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The future is small

John Baron highlights additional reasons why UK smaller companies should continue to outperform
The future is small

The debate continues as to whether the rotation into ‘value’ during the final quarter of 2020 is signalling the start of something more sustainable. Given the disparity in valuations and likely nature of the economic recovery, I have been top-slicing some growth holdings given the extent of their outperformance and increasing exposure to more cyclical sectors and unfashionable markets, while remaining true to the portfolios' growth mandate.

However, it is no accident that the portfolios’ overweight positions in UK smaller companies have been retained. In addition to their intrinsic long-term advantages, there are short-term reasons to be positive, including attractive ratings, signs that investor confidence is picking up and likely government policies. But perhaps the current debate regarding value may provide the biggest catalyst of all for a rerating.


The long-term case

Over the years, investors have questioned the portfolios’ commitment to smaller companies. Yet such a bias is one of the more reliable investment strategies in generating higher returns over time, relative to the wider market. The important caveat is that, as with investments generally, investors need to be invested for the long term. The fact that smaller companies exhibit greater volatility can then be embraced as an opportunity.

Figures to 31 December 2020 suggest UK small companies outperformed the FTSE All-Share in 15 of the 21 years this century. The strongest bouts of performance (19 per cent in 2003 and 24 per cent in 2009) followed previous years of underperformance (-2 per cent and -10 per cent in 2002 and 2008). And despite the negative news last year, the sector again outperformed, this time by 6 per cent, in large part because news of the vaccines in the fourth quarter initiated large earnings upgrades.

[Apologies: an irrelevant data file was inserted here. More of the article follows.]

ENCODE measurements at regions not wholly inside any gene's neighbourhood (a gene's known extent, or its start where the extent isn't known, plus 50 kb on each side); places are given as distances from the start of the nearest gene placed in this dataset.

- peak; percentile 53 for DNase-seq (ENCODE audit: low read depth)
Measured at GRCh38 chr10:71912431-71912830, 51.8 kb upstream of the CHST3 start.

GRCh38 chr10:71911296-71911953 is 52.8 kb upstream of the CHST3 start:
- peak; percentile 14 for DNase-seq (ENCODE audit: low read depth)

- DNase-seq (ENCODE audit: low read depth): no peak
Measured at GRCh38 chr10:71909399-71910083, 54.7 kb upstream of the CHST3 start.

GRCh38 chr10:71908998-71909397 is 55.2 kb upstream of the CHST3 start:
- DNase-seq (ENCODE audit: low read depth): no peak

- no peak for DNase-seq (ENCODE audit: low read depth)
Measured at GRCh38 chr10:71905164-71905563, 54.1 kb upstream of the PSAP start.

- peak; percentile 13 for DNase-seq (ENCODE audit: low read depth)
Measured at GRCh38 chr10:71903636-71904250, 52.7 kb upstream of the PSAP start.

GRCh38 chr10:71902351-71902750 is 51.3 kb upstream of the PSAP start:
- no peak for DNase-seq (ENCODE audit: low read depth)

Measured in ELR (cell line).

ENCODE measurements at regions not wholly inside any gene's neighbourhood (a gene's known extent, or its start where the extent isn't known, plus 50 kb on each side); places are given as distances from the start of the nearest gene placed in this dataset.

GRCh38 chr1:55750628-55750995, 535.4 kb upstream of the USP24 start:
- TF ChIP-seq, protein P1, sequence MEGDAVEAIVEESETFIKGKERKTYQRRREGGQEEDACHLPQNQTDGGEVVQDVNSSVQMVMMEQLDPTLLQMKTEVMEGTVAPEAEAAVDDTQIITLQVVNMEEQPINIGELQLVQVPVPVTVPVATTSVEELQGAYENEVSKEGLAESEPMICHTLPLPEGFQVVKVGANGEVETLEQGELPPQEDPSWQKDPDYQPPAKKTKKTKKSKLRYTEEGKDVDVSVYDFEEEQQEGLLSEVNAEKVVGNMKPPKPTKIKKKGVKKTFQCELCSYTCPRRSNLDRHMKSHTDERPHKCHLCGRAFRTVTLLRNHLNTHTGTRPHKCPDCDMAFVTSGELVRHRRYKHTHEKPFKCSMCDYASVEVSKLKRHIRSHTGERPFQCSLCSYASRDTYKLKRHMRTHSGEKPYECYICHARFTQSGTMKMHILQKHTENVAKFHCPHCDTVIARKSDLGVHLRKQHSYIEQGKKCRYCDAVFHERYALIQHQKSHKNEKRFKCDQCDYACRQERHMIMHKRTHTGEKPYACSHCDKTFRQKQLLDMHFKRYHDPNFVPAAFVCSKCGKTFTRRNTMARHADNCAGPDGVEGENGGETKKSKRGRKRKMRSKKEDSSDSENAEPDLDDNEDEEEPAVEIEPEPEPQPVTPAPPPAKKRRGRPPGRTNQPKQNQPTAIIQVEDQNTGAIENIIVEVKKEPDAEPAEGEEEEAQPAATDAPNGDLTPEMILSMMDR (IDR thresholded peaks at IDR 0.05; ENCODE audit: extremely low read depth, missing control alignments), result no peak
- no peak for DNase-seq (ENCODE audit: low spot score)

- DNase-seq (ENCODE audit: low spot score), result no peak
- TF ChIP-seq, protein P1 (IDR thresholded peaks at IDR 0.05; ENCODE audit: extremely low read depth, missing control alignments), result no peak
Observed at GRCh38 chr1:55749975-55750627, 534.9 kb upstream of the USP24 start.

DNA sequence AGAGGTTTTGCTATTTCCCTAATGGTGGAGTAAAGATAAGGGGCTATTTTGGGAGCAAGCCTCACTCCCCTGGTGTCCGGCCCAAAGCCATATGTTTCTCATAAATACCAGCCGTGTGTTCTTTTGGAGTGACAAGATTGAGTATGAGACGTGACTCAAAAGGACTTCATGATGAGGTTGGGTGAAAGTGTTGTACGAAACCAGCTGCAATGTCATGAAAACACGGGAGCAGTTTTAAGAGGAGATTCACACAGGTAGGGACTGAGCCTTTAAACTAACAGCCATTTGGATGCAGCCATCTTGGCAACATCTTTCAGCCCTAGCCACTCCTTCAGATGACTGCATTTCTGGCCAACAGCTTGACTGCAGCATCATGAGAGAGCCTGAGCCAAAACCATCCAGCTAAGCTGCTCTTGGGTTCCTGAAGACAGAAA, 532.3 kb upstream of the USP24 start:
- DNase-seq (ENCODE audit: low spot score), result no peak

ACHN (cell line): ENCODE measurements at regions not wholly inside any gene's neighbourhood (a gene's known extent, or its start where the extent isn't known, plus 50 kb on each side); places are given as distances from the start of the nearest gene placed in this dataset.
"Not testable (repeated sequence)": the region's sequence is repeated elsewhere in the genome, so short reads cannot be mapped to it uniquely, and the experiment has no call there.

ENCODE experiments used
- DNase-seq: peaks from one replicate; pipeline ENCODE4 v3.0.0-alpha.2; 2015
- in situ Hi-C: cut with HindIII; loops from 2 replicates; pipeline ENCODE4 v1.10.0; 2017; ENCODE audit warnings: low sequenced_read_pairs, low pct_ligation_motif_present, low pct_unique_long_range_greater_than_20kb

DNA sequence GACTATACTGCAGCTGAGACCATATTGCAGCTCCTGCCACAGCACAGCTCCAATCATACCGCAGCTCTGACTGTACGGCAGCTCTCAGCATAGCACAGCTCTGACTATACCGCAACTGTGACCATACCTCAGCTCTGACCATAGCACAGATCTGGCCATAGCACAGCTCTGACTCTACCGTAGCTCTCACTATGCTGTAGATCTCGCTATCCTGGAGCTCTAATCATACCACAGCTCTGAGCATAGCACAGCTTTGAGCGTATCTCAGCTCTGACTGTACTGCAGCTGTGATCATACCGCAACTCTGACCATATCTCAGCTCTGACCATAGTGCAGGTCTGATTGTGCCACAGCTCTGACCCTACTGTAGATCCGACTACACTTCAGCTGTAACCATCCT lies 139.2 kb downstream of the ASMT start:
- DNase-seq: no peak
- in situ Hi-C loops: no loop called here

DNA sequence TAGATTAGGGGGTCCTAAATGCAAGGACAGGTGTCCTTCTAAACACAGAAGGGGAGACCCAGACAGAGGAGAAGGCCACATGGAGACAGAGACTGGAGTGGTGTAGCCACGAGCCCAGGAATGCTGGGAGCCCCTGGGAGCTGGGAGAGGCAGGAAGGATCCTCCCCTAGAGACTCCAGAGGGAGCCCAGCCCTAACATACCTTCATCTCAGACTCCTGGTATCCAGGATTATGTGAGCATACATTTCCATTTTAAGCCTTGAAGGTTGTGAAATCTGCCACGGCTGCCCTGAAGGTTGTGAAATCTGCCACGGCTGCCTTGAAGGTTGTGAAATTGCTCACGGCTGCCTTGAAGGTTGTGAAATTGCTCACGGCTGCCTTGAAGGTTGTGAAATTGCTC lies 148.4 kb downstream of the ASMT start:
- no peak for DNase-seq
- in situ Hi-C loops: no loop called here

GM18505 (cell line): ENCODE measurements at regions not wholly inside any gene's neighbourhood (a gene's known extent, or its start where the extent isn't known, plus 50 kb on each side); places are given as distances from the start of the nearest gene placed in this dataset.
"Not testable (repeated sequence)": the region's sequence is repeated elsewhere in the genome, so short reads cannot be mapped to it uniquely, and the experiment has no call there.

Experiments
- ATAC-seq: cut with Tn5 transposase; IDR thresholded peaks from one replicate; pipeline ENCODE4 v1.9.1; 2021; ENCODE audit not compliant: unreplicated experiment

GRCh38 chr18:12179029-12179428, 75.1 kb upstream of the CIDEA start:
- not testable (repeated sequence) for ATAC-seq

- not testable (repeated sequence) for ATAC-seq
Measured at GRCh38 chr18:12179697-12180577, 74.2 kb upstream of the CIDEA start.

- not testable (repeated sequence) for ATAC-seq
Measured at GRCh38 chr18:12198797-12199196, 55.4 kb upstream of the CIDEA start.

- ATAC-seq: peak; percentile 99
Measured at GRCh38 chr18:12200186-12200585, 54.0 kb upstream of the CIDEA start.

The longer term is similarly impressive. A few years ago, professors Paul Marsh and Elroy Dimson at the London Business School focused on the Numis Smaller Companies Index (NSCI), which represents the bottom 10 per cent of the UK market, excluding investment trusts. Over the 64 years since 1955, the index had produced average annual returns of 9.7 per cent compared with 6.4 per cent for the FTSE All-Share. Small figures compound over time. While the FTSE 100 has made little progress since 2000, the NSCI has risen nearly three times.

There is an inherent logic to this. Elephants do not usually gallop. As mentioned in previous columns, many smaller companies operate in niche and growing markets, are nimble and exhibit faster growth because they are benefiting from the advance of technology. This is not just helping to reduce costs and open new markets but is better enabling them to embrace the disruptive practices needed to compete with larger companies.

In the recent environment of pedestrian growth, low interest rates and high debt, many larger companies were always going to struggle. A few genuine growth stories will continue to command lofty ratings. However, many have been slow to respond to this changing environment and have withered at a rate faster than first imagined, as organic growth has become ever more elusive.

The absence of genuine entrepreneurship and adherence to a financial system too focused on the short term have contributed. The column ‘Where are our pioneering giants?’ (IC, 8 February 2019) touches on this theme in more detail. Concomitant to this has been a recognition by investors of the need for greater diversification when seeking income, which has included smaller companies given the high-profile dividend cuts in recent years.


Short-term attractions

However, there are shorter-term reasons to be positive. Unfounded concerns about Brexit have cast a long shadow over the UK market. Over the six years to December 2020, the Nasdaq, S&P 500, Nikkei 225, MSCI Europe and FTSE All-Share indices have returned 206 per cent, 107 per cent, 95 per cent, 26 per cent and 1 per cent, respectively. The UK has reached almost pariah status – the forward price/earnings (PE) ratio of around 14.5 times being well below that of other markets.

Yet economic prospects remain encouraging with an EU trade deal secured, numerous trade deals signed since, and application made to join the Comprehensive and Progressive Agreement for Trans-Pacific Partnership (CPTPP), which offers tremendous potential. Meanwhile, the economy remains attractive to inward investment and its gradual but meaningful shift towards technology should not be underestimated.

These are all reasons why the portfolios’ UK exposure has been increased. But within the market, smaller companies look even better value. A trailing PE of 14.5 times does not look expensive relative to the historical average or prospects. The sector has seen significant net outflows over the past six years, particularly during the Brexit referendum and the tortuous wrangling in Parliament over a deal in 2018 and much of 2019.